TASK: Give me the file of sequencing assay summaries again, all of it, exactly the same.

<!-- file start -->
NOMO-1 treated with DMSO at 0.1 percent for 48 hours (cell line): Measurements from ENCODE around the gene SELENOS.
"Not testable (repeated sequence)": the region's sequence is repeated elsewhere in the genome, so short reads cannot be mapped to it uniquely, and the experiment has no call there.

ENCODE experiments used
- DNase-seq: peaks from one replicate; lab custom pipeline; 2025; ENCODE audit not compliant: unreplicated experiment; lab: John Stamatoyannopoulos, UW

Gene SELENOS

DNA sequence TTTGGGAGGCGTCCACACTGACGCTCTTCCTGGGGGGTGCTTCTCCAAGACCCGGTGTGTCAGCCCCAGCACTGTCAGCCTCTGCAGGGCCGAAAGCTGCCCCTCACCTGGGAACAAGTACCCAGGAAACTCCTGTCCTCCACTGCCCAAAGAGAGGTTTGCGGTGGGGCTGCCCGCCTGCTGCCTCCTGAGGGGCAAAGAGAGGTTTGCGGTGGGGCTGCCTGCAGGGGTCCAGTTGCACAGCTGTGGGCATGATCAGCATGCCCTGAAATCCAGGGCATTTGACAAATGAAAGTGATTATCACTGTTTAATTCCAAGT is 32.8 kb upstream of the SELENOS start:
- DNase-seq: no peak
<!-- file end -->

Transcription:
NOMO-1 treated with DMSO at 0.1 percent for 48 hours (cell line): Measurements from ENCODE around the gene SELENOS.
"Not testable (repeated sequence)": the region's sequence is repeated elsewhere in the genome, so short reads cannot be mapped to it uniquely, and the experiment has no call there.

ENCODE experiments used
- DNase-seq: peaks from one replicate; lab custom pipeline; 2025; ENCODE audit not compliant: unreplicated experiment; lab: John Stamatoyannopoulos, UW

Gene SELENOS

DNA sequence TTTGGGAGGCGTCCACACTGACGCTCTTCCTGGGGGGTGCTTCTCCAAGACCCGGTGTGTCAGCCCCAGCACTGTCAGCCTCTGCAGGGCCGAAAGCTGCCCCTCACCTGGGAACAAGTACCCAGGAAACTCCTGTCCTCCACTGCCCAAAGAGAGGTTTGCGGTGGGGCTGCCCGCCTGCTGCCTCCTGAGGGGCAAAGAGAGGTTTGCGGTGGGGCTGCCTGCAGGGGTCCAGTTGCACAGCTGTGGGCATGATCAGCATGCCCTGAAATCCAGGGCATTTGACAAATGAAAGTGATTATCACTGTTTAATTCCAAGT is 32.8 kb upstream of the SELENOS start:
- DNase-seq: no peak